Ryan and Riley spent much of the past month working with 19 outstanding high school students as part of the UCSD COSMOS program. These students in Cluster 1: Computers in Everyday Life were exposed to topics in computer science and electrical engineering while developing Android applications, programming robotics, and developing embedded systems using Arduinos. Their final projects were outstanding, and highlighted in an article from the Qualcomm Institute and UCSD CSE Department. We are sure that these students will go on to do great things, and we hope to see them in the future. For more information, including pictures and videos of the various projects throughout the summer, feel free to check out the blog.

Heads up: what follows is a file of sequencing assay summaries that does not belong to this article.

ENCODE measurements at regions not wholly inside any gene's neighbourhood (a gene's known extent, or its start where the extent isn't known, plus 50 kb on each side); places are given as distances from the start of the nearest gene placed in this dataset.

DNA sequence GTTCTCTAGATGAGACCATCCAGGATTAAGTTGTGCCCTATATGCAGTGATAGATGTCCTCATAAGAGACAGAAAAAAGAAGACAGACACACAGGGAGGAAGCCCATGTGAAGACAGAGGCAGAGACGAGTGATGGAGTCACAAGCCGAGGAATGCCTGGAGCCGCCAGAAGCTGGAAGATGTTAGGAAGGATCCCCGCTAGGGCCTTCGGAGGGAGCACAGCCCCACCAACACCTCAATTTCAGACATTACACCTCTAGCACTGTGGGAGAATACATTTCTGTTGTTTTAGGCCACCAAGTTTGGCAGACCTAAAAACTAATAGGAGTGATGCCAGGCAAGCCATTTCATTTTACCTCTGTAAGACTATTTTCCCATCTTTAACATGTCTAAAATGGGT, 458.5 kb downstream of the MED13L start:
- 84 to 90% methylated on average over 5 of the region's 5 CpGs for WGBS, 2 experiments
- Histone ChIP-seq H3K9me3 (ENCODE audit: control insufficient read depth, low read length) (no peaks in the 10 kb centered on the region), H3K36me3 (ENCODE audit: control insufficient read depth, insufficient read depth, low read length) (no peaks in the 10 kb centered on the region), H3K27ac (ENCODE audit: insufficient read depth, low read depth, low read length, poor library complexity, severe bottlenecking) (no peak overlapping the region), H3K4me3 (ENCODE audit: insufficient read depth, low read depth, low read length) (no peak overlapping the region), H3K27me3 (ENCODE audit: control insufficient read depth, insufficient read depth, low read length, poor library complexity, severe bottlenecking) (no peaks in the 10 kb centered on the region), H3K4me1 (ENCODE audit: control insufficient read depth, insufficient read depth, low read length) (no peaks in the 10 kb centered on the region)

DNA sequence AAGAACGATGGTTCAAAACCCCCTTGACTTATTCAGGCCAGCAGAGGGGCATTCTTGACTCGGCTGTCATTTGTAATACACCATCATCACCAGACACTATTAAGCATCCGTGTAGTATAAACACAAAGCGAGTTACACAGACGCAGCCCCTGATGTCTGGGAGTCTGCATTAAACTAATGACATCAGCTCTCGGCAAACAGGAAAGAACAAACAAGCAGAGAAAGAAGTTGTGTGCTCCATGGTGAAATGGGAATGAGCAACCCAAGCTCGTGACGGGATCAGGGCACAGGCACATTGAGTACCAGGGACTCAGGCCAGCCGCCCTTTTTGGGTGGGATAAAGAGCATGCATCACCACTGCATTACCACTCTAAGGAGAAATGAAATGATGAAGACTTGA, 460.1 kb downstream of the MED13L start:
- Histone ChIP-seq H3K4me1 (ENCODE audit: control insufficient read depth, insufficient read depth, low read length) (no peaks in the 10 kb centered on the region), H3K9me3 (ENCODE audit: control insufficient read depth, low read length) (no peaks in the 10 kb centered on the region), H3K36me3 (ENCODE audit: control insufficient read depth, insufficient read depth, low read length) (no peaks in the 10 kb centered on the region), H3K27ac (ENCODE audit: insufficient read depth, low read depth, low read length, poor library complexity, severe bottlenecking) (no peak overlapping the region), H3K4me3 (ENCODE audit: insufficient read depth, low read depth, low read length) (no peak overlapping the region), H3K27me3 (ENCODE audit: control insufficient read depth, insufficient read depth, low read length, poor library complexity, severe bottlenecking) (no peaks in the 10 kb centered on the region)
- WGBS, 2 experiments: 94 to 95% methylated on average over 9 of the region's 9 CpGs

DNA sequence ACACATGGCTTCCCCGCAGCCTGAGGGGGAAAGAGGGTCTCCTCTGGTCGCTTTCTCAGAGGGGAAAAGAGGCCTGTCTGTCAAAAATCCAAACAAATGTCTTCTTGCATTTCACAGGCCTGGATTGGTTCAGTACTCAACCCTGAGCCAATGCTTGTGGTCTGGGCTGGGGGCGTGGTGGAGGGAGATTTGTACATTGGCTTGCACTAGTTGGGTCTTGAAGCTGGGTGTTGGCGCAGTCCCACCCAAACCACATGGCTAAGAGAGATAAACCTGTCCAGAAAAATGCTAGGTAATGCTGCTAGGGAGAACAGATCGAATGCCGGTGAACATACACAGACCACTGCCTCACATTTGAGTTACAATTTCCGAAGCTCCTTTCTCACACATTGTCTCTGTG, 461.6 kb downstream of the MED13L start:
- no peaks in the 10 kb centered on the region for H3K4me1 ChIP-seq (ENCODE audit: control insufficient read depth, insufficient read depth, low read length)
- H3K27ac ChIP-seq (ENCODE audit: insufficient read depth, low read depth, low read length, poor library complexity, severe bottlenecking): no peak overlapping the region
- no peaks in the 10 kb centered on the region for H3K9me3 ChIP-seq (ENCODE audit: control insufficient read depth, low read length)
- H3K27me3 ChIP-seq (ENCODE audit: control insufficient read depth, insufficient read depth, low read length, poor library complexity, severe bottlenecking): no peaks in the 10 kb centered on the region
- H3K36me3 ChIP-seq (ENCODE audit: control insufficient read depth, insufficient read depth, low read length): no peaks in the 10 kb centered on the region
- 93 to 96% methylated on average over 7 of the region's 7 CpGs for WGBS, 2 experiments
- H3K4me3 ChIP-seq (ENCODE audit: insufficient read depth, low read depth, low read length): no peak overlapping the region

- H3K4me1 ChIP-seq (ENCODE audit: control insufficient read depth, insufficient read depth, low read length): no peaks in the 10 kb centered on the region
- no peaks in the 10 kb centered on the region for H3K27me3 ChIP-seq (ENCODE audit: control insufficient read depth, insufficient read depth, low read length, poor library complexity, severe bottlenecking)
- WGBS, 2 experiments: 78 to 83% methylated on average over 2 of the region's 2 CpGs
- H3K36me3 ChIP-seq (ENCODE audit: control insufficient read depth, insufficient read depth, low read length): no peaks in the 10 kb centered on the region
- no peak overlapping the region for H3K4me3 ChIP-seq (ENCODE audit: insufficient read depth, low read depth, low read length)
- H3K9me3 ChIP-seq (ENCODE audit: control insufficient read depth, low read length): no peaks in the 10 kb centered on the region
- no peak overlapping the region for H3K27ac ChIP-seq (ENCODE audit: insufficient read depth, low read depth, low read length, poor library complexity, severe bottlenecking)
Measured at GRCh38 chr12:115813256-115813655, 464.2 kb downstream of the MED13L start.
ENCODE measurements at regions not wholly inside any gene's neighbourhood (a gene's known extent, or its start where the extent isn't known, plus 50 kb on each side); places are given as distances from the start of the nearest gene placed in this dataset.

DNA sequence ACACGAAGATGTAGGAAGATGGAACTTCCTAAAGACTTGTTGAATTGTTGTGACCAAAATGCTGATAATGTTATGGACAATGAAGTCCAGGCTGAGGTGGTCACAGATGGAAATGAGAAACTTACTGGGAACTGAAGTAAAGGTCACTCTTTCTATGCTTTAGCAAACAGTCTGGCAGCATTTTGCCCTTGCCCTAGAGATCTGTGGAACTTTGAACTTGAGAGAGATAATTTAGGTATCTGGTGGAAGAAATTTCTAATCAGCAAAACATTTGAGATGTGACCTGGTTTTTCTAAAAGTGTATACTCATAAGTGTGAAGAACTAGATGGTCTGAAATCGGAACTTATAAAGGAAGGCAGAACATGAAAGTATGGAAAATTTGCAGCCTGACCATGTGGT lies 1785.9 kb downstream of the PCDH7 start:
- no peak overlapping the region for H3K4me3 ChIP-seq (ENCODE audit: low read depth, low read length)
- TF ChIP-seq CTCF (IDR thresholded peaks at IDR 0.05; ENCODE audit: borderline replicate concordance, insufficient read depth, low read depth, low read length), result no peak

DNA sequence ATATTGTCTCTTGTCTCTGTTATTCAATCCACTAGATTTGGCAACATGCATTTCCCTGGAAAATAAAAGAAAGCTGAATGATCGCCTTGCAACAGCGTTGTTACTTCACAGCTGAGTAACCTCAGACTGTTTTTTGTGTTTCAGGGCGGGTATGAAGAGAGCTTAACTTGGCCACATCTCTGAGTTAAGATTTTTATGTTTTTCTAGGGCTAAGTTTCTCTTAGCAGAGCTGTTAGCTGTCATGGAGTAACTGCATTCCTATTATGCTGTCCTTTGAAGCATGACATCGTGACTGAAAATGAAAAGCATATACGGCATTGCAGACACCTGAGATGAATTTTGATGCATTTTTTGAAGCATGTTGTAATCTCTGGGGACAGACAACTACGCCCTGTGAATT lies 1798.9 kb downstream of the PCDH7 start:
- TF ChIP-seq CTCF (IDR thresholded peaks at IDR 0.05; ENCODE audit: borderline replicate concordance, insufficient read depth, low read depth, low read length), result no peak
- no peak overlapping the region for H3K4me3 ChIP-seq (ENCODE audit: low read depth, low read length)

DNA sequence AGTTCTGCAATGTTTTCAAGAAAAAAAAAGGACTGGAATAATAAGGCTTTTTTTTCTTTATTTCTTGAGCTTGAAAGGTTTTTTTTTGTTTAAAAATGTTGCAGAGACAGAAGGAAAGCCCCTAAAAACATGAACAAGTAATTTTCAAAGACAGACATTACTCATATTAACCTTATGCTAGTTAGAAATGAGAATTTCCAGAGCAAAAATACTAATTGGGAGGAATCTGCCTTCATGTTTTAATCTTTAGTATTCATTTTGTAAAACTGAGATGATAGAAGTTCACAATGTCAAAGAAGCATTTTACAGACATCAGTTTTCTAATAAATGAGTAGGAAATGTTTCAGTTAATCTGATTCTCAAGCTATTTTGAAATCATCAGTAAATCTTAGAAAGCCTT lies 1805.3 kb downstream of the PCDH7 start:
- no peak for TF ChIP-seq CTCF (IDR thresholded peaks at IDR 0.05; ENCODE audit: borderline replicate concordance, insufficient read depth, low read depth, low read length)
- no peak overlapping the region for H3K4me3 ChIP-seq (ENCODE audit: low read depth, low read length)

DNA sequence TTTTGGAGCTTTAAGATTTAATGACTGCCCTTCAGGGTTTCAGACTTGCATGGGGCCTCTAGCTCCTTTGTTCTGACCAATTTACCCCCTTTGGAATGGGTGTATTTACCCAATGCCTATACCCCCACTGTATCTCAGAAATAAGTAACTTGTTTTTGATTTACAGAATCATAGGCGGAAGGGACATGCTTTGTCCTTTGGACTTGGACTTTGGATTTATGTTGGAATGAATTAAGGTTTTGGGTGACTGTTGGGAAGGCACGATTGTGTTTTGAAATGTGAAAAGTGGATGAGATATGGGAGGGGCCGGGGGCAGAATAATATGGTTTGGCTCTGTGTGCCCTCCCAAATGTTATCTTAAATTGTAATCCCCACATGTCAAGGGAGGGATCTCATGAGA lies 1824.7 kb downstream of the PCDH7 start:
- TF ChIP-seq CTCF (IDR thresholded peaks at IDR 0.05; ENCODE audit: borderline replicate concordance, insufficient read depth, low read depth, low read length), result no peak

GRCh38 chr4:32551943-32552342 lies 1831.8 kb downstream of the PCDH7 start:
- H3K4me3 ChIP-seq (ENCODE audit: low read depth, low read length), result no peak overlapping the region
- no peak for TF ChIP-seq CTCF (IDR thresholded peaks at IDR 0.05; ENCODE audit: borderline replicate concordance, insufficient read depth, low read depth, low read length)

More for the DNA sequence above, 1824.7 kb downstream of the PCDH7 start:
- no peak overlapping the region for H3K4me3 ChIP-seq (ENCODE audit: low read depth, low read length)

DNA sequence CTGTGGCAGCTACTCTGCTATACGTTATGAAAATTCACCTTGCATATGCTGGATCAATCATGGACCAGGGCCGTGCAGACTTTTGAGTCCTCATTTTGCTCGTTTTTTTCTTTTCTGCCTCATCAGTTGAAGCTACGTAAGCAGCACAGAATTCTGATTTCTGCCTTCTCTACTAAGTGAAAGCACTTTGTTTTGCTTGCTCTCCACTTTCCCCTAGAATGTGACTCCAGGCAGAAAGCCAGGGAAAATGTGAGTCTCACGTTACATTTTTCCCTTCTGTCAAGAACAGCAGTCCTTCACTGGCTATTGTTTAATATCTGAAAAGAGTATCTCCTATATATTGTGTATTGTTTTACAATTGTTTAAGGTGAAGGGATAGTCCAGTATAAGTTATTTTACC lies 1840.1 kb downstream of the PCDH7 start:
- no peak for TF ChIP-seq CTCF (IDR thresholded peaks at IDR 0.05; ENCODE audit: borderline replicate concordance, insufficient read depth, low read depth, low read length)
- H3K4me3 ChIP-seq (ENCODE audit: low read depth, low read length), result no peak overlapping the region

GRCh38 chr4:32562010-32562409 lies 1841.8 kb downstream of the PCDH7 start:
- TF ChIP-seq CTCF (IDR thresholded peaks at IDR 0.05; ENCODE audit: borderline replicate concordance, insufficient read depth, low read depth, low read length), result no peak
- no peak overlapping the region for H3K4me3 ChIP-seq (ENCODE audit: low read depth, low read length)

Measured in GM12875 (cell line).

Our group was awarded a one year grant to aimed to develop robust 3D imaging techniques to study underwater archaeological sites. The grant, “Mapping and Visualizing Complex, Large-Scale Underwater Archaeological Sites and Artifacts” will extend the work done by Perry Naughton, Antonella Wilby and other Engineers for Exploration group members to create a multi-camera underwater system. The key contribution is to develop accurate localization in order to supplement the camera location information during the construction of the 3D models. Teledyne has generously loaned us an Explorer Doppler Velocity Log which we have coupled with an IMU, optical location techniques (e.g., optical flow), and acoustic ranging via buoys in order to get an accurate location lock for each picture taken. Press references [Qualcomm Institute, UCSD CSE]